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Old 04-27-2019, 12:04 PM   #41
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So, meth is as bad for engines as it is for people? Who knew?
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Old 04-27-2019, 01:59 PM   #42
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I'll chime in with my own good news on it NOT being more serious---facing an unknown situation with a Ford reman'd engine experiencing issues after just 1700 miles I fear the worst but hope for a simple easy fix.

Do the leaking meth system issues affect the engine's longevity?
With Meth in engine oil, Injectors must have gotten it too. Also not sure how meth will impact the seals in the high pressure oil system.
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Old 04-28-2019, 09:58 AM   #43
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So, meth is as bad for engines...




Not according to THIS crew! LOL






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Old 04-28-2019, 10:29 AM   #44
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The Snow solenoid valve probably failed while it was sitting, reservoir is either higher than the nozzle, or it siphoned and filled a couple cylinders with water/methanol. That's really good news!



When I first started racing my own cars, I did this with one of my 13:1 compression VW race engines. While working on some other stuff and having the electric pump on, fuel pressure blew past the needle and seat, and filled a couple cylinders with gasoline while sitting. Like you, I tried to crank it over, and it was locked up. I called around in a panic, figuring I must have damaged the internals, bent a rod, collapsed a ring land, something. My racer friends all told me it'd be fine. They were right. All I did was pull the plugs and crank it over, ignition off (as to not create a spark, because fuel went everywhere. Change the fuel polluted oil, and go racing.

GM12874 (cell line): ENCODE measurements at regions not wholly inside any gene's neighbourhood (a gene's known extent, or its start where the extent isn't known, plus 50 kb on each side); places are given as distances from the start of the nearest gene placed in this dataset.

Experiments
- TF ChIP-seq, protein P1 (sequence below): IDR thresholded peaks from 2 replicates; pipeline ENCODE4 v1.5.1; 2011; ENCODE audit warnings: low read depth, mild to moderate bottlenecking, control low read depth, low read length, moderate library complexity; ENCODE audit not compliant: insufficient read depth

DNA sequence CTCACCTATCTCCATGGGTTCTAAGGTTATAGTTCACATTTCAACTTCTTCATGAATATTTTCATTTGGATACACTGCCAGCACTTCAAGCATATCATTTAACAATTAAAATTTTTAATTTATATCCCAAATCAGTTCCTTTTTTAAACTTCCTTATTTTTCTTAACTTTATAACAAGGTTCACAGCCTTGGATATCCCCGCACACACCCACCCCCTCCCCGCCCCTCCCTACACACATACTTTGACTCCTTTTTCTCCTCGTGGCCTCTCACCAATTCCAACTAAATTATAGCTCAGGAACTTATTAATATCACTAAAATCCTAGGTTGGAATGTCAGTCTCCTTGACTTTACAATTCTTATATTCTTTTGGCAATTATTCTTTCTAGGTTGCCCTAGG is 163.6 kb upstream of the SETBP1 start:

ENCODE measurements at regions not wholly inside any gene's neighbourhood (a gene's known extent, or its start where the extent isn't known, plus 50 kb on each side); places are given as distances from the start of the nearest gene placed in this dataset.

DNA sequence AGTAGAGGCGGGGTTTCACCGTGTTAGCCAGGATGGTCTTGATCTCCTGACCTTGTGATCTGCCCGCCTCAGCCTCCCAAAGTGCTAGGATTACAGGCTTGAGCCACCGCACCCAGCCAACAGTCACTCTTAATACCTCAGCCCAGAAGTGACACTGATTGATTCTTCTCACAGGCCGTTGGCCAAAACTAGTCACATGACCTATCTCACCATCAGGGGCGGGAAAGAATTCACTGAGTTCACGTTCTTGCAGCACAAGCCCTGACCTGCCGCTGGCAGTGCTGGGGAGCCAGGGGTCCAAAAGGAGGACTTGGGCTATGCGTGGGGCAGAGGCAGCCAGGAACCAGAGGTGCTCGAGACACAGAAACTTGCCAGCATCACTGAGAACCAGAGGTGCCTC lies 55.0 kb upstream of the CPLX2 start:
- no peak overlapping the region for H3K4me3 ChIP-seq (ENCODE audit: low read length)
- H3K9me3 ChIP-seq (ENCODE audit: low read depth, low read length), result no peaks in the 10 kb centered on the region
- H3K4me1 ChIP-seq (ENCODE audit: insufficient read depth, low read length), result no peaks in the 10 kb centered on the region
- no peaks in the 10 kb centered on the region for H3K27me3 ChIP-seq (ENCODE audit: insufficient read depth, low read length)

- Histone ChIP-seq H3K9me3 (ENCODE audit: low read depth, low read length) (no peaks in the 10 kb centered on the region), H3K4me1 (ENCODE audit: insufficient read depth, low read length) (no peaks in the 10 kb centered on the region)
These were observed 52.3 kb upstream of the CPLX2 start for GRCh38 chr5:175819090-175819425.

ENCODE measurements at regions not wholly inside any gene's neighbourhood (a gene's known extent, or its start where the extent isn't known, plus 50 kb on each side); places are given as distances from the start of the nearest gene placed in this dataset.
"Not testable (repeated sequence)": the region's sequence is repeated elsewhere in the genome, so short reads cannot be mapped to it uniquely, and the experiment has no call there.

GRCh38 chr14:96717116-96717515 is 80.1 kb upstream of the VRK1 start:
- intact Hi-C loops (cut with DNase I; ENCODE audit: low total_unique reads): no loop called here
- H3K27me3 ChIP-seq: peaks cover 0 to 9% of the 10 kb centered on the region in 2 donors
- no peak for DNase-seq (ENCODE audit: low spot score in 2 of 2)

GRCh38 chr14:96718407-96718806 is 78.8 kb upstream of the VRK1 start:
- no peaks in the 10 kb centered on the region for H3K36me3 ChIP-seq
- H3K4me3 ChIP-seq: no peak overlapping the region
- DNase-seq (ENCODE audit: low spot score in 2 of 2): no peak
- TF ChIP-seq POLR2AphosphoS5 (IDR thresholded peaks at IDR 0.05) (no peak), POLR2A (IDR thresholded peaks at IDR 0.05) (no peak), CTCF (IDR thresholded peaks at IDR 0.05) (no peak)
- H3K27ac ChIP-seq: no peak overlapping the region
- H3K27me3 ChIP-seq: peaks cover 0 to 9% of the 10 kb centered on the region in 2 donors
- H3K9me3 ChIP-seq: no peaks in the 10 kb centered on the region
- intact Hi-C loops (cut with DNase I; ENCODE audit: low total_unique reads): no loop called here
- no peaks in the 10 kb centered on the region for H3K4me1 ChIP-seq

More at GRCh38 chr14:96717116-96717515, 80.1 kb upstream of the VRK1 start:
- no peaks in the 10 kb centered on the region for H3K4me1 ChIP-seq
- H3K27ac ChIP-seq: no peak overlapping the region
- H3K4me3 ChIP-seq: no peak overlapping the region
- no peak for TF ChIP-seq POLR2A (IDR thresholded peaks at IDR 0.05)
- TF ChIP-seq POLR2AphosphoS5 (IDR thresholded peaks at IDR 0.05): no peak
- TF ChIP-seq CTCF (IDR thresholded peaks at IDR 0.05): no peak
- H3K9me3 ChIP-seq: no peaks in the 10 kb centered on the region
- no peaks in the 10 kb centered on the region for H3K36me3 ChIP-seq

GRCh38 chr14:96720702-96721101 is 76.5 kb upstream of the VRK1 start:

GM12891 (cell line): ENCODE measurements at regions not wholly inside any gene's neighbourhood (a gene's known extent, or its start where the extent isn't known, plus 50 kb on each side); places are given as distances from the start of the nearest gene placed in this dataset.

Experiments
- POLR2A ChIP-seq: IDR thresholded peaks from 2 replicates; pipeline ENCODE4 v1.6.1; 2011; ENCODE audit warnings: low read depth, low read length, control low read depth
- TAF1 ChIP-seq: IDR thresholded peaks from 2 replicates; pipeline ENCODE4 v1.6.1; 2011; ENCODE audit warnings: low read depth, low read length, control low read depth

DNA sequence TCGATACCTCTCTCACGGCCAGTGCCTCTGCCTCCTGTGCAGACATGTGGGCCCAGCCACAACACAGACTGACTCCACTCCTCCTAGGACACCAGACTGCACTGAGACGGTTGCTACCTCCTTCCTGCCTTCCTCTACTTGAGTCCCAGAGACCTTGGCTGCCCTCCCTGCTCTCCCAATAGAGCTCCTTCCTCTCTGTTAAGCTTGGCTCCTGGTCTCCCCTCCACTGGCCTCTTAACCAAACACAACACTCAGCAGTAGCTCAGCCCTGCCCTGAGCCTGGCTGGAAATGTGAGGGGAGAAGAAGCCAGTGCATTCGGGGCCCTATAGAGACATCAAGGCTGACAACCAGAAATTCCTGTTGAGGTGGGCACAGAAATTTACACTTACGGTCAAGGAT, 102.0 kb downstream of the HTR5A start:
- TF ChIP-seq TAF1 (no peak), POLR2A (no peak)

Didn't hurt a thing.



Methanol in the oil: It's not a big deal. Sprint cars, midgets, esspecially blown alcohol burning drag cars have their oil polluted with methanol and it doesn't seen to bother them. In that Top Alcohol dragster that I have pictured, above, we'd put in 70wt oil, it would come out looking like milk after a couple passes. It mixes with the oil while running, and doesn't seem to hurt anything. An oil and filter change is all that's needed. After your van is back up and running, any residual methanol left behind will simply 'flash off' as a vapor, go out the valve cover breather port, cycle through the intake, burn, and go out the tail pipe. The only issue with it sitting, is methanol is hygroscopic, it absorbs water out of the air, and if left on clean metal, can start to micropit iron and steel. Like many weeks and sitting during the off season. Not a week or three.


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Old 04-28-2019, 05:36 PM   #45
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I'm quitting meth..... The competition for camping space in Portland is too intense!
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Old 04-28-2019, 05:37 PM   #46
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My reservoir is in the aluminess box BTW. It's higher than the motor.

Quote:
Originally Posted by TomsBeast View Post
The Snow solenoid valve probably failed while it was sitting, reservoir is either higher than the nozzle, or it siphoned and filled a couple cylinders with water/methanol. That's really good news!



When I first started racing my own cars, I did this with one of my 13:1 compression VW race engines. While working on some other stuff and having the electric pump on, fuel pressure blew past the needle and seat, and filled a couple cylinders with gasoline while sitting. Like you, I tried to crank it over, and it was locked up. I called around in a panic, figuring I must have damaged the internals, bent a rod, collapsed a ring land, something. My racer friends all told me it'd be fine. They were right. All I did was pull the plugs and crank it over, ignition off (as to not create a spark, because fuel went everywhere. Change the fuel polluted oil, and go racing.



Didn't hurt a thing.